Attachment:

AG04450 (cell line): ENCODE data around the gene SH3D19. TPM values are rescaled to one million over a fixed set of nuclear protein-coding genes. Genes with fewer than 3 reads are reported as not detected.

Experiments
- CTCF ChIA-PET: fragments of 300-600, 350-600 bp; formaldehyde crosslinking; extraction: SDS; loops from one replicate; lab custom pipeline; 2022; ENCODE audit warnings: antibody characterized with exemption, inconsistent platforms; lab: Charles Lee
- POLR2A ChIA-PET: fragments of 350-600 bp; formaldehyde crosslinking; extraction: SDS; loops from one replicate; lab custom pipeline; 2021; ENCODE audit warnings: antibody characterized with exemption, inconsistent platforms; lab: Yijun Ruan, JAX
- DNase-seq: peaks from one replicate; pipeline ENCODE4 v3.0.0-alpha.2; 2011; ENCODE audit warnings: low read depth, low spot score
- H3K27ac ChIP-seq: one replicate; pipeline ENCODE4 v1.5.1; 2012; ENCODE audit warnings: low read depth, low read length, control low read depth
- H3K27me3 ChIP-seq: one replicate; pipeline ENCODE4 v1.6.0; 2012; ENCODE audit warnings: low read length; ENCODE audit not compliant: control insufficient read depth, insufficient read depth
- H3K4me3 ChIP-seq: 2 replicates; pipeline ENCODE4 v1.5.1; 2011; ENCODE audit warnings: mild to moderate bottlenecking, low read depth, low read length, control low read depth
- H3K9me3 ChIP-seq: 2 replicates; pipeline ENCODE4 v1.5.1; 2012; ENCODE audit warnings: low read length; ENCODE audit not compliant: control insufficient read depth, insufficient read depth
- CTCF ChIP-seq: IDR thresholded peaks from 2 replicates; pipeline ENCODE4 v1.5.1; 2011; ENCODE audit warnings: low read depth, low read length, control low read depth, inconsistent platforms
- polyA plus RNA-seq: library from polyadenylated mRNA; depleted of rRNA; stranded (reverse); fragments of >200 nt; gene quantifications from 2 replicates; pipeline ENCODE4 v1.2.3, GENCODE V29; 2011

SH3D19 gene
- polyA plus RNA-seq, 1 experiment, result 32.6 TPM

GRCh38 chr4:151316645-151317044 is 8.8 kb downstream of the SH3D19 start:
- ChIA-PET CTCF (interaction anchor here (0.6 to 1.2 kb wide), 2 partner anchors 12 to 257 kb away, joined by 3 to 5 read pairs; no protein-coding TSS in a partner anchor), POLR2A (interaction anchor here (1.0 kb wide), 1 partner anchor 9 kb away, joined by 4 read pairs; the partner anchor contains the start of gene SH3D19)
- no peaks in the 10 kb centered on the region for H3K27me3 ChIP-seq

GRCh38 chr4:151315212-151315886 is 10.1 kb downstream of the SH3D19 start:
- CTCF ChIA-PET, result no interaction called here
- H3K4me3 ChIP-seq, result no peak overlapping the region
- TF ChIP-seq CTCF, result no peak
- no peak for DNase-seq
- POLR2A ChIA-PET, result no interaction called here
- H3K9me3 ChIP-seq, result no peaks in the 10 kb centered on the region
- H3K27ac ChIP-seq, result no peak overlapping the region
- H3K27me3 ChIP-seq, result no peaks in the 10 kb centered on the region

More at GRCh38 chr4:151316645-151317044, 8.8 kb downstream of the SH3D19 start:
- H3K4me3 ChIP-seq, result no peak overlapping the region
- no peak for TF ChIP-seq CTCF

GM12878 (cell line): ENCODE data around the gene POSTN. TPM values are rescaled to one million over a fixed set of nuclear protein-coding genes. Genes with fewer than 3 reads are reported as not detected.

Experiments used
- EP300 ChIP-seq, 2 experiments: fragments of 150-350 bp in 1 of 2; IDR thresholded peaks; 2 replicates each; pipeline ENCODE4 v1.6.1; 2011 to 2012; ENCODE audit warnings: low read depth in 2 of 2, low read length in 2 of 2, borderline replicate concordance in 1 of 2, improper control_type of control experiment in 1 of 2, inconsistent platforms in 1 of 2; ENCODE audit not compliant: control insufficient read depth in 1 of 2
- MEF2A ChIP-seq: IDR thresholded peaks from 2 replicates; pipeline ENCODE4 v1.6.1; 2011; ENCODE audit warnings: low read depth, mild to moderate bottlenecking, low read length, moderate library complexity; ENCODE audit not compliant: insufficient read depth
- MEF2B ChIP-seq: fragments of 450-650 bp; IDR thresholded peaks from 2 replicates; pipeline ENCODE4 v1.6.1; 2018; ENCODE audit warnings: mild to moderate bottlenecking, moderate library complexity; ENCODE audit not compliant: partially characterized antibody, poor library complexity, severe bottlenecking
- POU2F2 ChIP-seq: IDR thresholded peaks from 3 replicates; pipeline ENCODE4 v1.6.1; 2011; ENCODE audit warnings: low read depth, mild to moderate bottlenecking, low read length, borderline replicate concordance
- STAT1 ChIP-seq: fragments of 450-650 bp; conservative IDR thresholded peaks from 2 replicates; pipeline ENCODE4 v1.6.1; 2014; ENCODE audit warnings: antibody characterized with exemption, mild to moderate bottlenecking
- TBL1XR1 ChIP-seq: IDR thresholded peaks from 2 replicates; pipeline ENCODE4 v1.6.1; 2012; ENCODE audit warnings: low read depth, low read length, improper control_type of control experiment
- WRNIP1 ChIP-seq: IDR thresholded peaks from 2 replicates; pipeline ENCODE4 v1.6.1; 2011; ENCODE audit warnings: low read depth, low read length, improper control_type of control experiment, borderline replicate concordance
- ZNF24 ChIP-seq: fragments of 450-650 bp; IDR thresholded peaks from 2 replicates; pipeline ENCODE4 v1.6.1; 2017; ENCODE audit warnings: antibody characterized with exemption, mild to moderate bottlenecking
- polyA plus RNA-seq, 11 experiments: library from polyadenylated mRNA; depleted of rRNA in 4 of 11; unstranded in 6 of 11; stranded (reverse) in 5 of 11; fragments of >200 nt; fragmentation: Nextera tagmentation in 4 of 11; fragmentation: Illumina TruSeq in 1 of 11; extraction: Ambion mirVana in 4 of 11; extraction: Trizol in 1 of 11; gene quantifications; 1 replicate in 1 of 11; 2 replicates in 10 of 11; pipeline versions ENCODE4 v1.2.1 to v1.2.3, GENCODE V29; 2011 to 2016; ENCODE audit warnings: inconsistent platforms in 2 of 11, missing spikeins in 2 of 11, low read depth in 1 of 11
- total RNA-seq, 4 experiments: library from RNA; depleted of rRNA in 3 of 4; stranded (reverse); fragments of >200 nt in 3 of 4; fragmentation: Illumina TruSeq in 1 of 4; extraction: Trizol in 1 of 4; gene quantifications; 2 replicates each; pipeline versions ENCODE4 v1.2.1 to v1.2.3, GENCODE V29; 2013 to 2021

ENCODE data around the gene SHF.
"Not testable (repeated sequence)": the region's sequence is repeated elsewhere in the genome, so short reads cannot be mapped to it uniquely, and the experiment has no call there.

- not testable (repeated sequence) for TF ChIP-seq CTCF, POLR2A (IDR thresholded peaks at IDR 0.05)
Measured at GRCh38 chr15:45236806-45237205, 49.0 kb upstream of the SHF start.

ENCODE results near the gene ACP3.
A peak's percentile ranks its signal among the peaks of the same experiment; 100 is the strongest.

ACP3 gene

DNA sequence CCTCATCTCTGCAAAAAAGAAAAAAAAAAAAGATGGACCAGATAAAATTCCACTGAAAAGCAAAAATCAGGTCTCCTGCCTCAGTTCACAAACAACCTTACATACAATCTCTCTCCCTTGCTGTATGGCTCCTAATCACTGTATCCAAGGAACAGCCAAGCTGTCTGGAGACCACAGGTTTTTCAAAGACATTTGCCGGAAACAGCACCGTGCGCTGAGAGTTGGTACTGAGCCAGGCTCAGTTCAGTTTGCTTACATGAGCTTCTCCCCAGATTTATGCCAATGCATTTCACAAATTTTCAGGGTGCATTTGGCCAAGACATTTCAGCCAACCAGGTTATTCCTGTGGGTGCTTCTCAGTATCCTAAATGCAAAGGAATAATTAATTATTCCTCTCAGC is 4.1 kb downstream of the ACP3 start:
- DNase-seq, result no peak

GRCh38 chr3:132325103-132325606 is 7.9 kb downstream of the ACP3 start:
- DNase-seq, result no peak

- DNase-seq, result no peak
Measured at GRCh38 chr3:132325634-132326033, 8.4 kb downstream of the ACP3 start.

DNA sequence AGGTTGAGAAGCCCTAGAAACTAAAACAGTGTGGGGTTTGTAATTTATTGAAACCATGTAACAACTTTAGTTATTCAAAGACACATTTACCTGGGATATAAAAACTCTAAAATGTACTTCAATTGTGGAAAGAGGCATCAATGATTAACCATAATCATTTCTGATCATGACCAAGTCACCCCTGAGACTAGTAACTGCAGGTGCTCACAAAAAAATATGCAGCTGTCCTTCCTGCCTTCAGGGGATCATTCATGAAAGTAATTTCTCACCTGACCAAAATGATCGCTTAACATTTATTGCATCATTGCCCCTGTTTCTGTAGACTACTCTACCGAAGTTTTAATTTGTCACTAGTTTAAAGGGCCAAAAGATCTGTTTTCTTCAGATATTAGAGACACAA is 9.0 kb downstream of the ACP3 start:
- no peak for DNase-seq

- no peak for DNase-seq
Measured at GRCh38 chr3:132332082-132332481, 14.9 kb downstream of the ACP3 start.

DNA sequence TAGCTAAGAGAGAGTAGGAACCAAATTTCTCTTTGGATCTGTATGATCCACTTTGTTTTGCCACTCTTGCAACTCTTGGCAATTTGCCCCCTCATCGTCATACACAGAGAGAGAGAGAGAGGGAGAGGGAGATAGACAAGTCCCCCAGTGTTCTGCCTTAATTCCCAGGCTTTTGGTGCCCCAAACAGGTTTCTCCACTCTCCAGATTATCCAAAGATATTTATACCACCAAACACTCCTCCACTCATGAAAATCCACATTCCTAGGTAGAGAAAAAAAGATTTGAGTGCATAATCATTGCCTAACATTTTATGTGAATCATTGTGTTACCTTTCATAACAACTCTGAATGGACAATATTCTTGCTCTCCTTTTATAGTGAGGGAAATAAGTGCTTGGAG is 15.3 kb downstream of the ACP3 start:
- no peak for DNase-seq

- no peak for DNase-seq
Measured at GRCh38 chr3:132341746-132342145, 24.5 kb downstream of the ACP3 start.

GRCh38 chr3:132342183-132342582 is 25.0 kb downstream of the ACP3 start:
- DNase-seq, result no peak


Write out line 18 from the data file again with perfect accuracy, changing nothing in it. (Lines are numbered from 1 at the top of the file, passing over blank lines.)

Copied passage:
- CTCF ChIA-PET, result no interaction called here